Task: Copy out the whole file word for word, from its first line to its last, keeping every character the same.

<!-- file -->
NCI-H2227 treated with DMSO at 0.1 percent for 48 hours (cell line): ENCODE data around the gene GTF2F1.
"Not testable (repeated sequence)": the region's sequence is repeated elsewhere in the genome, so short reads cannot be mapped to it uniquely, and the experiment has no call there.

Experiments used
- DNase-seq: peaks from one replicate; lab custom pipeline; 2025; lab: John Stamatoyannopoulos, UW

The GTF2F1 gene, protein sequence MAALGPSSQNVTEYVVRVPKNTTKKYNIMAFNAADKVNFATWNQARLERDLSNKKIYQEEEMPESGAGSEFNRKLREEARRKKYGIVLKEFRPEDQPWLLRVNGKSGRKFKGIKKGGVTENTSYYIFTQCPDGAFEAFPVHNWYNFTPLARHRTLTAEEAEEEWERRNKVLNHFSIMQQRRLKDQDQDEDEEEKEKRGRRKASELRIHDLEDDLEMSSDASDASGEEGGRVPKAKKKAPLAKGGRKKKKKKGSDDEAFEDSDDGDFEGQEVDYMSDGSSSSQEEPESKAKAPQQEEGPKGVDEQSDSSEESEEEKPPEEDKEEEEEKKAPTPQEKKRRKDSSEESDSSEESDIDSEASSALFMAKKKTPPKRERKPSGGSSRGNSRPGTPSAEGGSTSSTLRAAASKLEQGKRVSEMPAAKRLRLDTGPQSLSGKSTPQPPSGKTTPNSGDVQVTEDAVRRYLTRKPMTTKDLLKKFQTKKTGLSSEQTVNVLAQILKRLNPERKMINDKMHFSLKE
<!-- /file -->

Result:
NCI-H2227 treated with DMSO at 0.1 percent for 48 hours (cell line): ENCODE data around the gene GTF2F1.
"Not testable (repeated sequence)": the region's sequence is repeated elsewhere in the genome, so short reads cannot be mapped to it uniquely, and the experiment has no call there.

Experiments used
- DNase-seq: peaks from one replicate; lab custom pipeline; 2025; lab: John Stamatoyannopoulos, UW

The GTF2F1 gene, protein sequence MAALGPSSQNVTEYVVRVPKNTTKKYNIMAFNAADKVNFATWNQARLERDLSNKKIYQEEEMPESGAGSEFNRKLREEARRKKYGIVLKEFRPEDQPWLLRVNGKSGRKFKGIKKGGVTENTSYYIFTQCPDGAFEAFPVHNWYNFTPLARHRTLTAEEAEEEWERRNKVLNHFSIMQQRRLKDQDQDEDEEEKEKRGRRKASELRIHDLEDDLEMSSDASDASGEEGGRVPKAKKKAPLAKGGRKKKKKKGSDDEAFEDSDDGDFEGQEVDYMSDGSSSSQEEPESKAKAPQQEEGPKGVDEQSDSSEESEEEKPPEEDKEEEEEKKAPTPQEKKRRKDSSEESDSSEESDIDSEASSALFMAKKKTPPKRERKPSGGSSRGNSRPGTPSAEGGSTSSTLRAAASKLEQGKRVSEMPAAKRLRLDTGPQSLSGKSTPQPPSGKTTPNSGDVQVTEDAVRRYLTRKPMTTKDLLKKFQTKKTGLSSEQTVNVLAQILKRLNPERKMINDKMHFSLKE